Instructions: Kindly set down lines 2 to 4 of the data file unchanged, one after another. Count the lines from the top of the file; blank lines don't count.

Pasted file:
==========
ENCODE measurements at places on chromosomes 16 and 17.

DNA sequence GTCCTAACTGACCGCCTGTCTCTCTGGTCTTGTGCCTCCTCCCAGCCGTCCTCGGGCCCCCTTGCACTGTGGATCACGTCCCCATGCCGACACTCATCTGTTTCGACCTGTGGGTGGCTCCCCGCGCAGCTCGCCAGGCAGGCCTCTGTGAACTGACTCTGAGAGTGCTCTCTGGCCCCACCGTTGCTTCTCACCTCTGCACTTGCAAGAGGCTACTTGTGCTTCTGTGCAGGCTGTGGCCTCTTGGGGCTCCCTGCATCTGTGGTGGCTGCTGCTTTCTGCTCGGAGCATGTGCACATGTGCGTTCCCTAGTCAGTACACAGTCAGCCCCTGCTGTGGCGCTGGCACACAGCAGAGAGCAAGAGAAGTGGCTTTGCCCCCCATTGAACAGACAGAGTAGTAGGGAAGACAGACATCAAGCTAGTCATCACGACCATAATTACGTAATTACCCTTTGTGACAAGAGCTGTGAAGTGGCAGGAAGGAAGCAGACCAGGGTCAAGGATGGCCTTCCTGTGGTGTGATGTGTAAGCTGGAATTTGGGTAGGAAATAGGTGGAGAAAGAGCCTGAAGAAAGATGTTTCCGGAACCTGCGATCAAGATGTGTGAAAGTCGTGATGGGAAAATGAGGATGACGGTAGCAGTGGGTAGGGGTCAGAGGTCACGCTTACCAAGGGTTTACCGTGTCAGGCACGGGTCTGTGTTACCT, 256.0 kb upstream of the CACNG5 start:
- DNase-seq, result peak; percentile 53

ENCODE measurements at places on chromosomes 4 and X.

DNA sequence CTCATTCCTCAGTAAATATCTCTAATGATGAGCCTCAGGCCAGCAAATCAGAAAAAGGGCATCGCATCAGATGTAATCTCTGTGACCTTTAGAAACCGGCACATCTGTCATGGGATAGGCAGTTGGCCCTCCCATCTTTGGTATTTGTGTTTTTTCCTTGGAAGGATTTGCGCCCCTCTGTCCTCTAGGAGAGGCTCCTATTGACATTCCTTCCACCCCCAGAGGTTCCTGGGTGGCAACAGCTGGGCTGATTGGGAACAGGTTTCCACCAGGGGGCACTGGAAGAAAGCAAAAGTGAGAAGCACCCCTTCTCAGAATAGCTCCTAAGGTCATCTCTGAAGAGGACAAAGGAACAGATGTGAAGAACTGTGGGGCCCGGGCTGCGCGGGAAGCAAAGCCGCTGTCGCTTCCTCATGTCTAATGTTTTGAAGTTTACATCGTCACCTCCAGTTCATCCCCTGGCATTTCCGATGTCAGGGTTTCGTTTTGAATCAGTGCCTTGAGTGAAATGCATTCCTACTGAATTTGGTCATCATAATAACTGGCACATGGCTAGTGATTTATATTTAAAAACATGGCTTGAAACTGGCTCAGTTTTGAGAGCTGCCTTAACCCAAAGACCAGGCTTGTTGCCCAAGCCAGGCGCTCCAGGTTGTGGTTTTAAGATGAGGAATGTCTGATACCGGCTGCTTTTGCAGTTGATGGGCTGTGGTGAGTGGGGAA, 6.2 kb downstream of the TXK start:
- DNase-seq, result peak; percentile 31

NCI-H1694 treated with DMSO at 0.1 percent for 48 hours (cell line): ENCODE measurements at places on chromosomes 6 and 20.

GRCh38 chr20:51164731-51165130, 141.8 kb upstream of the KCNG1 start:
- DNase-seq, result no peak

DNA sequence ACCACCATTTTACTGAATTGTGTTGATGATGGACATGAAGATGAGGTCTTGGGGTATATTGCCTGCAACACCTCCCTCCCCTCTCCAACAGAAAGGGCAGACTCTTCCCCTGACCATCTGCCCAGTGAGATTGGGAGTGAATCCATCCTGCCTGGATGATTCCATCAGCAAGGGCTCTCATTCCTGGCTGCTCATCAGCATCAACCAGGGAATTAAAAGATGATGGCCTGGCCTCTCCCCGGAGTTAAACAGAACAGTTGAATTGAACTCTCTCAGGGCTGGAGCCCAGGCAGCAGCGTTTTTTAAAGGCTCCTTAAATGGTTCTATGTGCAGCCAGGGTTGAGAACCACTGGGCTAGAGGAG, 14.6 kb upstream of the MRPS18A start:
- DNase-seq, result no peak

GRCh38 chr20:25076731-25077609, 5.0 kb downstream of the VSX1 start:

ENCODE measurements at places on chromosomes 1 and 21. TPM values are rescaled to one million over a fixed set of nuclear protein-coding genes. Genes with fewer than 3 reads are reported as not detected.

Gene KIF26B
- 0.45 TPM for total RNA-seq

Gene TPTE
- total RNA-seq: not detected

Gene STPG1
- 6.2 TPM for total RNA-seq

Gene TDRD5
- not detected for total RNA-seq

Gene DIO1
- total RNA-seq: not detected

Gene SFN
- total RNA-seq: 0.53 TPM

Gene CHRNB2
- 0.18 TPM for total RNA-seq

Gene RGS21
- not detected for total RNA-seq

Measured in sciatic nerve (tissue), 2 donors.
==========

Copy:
DNA sequence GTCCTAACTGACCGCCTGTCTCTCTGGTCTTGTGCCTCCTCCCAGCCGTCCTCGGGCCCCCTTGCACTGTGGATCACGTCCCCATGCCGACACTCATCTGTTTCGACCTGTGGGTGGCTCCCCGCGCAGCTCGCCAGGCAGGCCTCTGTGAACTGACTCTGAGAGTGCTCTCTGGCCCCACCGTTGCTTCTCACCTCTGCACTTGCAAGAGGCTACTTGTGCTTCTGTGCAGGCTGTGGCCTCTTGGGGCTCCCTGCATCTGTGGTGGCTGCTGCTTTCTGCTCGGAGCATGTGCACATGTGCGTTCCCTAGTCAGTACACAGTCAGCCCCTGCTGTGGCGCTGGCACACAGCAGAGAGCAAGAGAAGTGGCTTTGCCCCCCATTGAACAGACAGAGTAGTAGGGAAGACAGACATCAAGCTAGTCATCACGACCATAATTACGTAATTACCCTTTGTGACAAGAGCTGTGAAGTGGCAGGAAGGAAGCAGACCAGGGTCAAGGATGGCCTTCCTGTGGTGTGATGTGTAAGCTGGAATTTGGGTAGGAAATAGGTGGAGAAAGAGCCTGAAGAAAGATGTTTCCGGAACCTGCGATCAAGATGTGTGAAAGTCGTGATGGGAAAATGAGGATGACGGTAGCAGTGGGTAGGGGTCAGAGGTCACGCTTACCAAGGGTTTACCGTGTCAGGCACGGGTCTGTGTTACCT, 256.0 kb upstream of the CACNG5 start:
- DNase-seq, result peak; percentile 53

ENCODE measurements at places on chromosomes 4 and X.